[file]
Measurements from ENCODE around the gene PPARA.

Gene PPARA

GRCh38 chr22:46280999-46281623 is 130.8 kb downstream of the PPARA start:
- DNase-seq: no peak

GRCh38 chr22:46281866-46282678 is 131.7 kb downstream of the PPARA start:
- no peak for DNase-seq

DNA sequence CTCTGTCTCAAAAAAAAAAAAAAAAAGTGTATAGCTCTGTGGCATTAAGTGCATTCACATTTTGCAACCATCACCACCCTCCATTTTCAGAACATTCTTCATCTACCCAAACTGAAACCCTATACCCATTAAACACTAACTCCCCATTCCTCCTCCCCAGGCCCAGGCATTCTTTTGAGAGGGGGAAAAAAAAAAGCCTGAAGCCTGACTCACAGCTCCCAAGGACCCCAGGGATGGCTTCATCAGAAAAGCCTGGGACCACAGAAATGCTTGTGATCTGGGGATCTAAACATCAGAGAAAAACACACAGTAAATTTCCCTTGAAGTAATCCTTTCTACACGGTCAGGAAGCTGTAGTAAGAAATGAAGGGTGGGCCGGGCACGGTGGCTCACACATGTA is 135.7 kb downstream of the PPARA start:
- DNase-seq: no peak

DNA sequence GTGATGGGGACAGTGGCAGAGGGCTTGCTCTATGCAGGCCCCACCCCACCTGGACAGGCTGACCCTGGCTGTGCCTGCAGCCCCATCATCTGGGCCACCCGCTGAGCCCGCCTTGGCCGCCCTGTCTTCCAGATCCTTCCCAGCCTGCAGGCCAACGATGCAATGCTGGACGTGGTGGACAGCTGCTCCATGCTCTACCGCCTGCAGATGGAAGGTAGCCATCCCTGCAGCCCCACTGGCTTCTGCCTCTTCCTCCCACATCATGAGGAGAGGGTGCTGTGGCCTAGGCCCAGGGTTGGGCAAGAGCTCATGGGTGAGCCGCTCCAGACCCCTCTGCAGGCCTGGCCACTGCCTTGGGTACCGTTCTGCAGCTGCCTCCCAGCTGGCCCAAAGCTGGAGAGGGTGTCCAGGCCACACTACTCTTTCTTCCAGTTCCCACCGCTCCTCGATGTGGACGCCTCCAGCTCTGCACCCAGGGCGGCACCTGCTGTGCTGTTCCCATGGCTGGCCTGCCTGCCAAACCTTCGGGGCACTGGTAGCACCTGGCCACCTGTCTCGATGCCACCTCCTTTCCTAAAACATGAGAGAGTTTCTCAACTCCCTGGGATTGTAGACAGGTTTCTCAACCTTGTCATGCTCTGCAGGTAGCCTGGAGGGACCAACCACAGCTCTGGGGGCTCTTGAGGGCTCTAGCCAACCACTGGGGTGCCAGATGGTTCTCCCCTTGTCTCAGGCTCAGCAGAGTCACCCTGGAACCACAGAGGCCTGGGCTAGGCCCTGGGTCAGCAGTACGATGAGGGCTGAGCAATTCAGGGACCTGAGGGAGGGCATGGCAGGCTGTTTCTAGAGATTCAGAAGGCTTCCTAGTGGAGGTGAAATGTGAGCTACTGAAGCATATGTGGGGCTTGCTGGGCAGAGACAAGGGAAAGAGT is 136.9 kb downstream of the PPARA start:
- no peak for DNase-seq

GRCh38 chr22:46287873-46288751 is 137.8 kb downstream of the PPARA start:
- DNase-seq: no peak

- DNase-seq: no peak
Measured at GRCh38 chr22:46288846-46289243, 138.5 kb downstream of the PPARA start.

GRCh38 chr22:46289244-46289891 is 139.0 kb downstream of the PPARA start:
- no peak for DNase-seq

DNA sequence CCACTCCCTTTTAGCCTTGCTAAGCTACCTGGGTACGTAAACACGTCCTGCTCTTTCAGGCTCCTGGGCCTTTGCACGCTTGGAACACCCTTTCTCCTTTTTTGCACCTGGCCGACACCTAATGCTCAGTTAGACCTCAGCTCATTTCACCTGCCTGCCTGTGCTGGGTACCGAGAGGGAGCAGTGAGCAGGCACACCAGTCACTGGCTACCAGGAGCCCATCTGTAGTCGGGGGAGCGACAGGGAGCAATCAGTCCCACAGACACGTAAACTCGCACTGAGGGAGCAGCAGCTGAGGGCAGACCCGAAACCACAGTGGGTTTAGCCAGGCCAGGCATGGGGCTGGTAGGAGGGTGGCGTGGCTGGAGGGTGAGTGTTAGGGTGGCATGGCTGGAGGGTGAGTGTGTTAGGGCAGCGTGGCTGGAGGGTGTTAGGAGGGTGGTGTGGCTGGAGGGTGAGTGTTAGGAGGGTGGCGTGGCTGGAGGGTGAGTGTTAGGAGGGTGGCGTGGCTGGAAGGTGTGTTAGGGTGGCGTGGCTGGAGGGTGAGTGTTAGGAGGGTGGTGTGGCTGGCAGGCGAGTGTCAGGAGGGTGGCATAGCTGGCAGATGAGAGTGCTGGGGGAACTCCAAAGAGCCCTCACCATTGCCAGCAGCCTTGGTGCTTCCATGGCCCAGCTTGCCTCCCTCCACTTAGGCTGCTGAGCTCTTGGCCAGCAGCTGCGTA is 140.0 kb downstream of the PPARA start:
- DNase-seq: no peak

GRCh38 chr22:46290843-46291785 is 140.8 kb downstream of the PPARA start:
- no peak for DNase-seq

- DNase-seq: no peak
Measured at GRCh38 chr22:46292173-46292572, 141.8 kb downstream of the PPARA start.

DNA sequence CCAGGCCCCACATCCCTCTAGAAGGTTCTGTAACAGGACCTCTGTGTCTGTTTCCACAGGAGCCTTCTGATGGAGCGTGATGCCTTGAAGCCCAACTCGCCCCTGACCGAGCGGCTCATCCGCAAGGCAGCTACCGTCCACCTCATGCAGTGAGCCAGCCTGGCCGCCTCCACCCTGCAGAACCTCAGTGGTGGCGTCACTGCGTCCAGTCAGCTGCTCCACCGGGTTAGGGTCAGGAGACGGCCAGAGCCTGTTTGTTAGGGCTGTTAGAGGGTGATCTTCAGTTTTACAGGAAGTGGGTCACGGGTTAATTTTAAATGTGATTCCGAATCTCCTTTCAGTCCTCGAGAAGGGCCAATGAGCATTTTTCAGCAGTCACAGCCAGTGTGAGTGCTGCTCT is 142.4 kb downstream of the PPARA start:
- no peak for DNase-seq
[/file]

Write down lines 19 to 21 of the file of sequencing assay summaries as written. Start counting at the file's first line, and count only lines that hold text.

GRCh38 chr22:46290843-46291785 is 140.8 kb downstream of the PPARA start:
- no peak for DNase-seq

- DNase-seq: no peak